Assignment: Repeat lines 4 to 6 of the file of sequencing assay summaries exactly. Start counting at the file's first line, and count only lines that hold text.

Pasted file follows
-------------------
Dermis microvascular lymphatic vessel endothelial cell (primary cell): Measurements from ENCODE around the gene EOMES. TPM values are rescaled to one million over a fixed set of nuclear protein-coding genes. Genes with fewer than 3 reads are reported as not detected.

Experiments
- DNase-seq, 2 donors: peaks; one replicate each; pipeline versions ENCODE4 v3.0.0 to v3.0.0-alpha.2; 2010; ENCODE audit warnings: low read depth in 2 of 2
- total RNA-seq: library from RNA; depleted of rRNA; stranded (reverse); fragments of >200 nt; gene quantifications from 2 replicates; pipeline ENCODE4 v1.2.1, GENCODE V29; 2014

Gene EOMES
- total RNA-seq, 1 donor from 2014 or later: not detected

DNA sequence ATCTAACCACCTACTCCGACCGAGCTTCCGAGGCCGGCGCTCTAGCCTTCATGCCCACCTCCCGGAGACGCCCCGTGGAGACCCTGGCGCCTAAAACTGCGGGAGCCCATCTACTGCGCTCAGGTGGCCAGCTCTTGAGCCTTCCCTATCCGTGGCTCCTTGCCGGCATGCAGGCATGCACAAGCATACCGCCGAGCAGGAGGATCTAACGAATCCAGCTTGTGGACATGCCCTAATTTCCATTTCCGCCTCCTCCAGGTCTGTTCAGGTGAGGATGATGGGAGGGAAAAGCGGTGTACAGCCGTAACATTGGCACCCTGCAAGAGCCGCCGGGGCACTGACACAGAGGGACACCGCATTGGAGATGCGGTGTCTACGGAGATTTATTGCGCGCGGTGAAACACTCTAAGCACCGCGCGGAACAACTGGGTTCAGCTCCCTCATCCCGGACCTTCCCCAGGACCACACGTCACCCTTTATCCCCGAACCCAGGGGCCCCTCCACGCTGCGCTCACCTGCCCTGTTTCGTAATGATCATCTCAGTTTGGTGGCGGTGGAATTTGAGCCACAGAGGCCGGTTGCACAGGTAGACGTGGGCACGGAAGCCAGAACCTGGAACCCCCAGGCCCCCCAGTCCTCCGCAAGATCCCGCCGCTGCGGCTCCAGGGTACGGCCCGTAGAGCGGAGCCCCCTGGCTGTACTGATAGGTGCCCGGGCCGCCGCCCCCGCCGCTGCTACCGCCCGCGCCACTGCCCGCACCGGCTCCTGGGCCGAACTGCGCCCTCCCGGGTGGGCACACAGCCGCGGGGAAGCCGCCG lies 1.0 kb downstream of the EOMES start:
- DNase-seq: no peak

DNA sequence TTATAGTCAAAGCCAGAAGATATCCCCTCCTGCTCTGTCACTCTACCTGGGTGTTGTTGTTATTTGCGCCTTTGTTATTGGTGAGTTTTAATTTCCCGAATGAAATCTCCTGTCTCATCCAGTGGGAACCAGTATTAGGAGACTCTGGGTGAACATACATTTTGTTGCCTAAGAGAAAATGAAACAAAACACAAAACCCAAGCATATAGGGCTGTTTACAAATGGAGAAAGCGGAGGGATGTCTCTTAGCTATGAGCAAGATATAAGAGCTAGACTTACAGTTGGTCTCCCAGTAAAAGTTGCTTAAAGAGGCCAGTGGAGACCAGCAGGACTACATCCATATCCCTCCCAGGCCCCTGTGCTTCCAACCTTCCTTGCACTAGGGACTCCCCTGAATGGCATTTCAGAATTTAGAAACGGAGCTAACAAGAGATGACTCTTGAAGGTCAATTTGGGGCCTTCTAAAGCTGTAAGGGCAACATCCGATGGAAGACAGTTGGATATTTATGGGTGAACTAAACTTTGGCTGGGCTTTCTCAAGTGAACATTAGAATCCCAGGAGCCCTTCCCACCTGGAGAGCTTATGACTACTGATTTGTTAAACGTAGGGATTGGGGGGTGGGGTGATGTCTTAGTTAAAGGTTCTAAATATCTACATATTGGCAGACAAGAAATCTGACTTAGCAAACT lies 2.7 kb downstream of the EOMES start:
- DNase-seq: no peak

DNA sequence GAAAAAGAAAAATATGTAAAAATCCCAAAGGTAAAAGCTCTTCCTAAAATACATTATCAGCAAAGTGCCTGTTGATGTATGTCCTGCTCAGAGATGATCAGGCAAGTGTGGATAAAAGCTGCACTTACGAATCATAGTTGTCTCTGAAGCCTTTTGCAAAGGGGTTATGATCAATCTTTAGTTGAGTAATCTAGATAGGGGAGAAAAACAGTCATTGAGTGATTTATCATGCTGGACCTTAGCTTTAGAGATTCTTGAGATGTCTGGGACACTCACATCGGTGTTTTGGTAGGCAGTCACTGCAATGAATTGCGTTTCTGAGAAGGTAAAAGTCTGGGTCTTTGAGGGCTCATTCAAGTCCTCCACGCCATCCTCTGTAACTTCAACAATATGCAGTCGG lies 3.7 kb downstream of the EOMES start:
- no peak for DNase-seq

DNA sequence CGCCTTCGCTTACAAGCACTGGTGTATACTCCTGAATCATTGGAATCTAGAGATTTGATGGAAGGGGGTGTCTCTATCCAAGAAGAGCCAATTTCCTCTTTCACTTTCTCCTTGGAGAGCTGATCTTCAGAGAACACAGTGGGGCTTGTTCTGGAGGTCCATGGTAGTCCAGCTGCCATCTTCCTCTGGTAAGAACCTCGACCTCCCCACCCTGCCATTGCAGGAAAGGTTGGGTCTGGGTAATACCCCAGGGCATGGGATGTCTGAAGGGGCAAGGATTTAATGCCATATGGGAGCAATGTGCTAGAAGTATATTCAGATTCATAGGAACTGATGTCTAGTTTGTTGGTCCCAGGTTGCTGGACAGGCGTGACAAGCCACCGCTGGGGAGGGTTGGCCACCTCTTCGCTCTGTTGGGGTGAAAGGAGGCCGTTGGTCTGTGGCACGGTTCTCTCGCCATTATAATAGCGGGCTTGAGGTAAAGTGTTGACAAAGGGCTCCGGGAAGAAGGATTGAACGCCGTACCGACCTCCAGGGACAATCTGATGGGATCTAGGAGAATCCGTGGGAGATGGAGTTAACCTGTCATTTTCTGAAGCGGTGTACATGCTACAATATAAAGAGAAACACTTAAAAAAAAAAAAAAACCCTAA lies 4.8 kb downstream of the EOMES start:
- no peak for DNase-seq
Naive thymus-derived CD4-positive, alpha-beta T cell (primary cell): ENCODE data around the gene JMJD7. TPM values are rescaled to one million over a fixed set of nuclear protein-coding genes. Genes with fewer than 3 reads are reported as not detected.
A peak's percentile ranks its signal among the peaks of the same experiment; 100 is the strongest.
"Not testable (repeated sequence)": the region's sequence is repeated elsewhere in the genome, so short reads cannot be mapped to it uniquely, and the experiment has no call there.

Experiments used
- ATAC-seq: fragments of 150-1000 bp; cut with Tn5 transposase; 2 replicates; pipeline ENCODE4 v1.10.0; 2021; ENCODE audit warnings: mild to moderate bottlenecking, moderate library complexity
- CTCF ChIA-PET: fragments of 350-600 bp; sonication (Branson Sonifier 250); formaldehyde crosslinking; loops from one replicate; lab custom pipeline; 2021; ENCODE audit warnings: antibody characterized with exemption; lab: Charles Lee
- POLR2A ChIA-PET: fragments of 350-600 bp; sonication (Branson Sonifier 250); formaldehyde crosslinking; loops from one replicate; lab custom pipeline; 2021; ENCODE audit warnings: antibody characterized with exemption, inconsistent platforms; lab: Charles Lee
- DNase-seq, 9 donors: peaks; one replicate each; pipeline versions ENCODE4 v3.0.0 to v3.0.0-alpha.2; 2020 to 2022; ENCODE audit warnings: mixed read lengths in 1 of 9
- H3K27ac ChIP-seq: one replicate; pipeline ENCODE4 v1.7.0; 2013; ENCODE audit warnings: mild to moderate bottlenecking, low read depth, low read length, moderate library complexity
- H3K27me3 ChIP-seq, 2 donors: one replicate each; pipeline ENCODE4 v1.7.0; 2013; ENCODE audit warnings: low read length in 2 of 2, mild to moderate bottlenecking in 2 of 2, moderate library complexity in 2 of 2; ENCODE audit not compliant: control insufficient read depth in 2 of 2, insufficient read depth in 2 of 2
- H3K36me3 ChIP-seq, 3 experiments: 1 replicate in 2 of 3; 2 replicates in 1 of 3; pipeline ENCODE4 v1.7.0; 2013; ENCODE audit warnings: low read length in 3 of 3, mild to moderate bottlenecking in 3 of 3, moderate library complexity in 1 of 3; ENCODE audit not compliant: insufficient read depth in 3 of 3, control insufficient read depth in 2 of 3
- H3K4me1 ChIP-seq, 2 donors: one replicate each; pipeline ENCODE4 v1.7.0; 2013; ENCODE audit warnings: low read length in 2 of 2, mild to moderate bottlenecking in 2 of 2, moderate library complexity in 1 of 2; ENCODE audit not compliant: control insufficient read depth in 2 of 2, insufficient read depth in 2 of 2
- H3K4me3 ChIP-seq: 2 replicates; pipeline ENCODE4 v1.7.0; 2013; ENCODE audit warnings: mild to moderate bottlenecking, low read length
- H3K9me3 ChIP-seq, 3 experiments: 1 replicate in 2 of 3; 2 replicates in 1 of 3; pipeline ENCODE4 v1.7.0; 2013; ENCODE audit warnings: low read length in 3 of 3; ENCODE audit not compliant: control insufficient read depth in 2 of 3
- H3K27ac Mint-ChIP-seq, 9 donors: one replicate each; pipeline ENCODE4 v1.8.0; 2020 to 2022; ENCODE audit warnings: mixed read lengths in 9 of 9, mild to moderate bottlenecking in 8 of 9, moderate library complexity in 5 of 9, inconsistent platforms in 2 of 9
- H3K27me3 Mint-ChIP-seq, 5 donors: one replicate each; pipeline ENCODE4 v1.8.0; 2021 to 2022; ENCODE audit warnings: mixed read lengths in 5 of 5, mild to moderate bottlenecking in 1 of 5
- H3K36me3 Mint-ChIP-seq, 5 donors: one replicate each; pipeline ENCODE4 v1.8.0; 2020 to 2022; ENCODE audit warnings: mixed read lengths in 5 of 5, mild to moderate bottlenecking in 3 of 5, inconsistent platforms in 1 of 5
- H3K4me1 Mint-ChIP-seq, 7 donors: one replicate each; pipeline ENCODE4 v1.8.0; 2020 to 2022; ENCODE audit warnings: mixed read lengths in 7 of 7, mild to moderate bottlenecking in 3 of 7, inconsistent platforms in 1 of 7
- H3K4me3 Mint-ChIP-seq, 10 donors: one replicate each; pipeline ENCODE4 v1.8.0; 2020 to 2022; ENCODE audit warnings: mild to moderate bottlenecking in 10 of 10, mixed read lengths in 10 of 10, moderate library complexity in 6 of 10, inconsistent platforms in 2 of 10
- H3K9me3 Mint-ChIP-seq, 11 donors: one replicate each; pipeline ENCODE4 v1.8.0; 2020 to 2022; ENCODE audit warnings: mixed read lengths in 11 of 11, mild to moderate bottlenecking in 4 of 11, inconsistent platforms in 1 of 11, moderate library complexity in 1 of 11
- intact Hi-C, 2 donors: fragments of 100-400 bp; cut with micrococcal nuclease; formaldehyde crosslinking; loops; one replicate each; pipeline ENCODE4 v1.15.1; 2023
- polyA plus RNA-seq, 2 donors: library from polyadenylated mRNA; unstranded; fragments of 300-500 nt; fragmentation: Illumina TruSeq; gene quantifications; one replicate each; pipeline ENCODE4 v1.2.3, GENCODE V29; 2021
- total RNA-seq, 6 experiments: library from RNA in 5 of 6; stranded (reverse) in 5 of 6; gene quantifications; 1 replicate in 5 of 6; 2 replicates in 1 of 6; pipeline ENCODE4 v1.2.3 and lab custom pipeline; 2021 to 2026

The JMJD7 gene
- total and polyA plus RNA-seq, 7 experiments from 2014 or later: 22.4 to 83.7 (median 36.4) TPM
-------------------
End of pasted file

- total RNA-seq: library from RNA; depleted of rRNA; stranded (reverse); fragments of >200 nt; gene quantifications from 2 replicates; pipeline ENCODE4 v1.2.1, GENCODE V29; 2014

Gene EOMES
- total RNA-seq, 1 donor from 2014 or later: not detected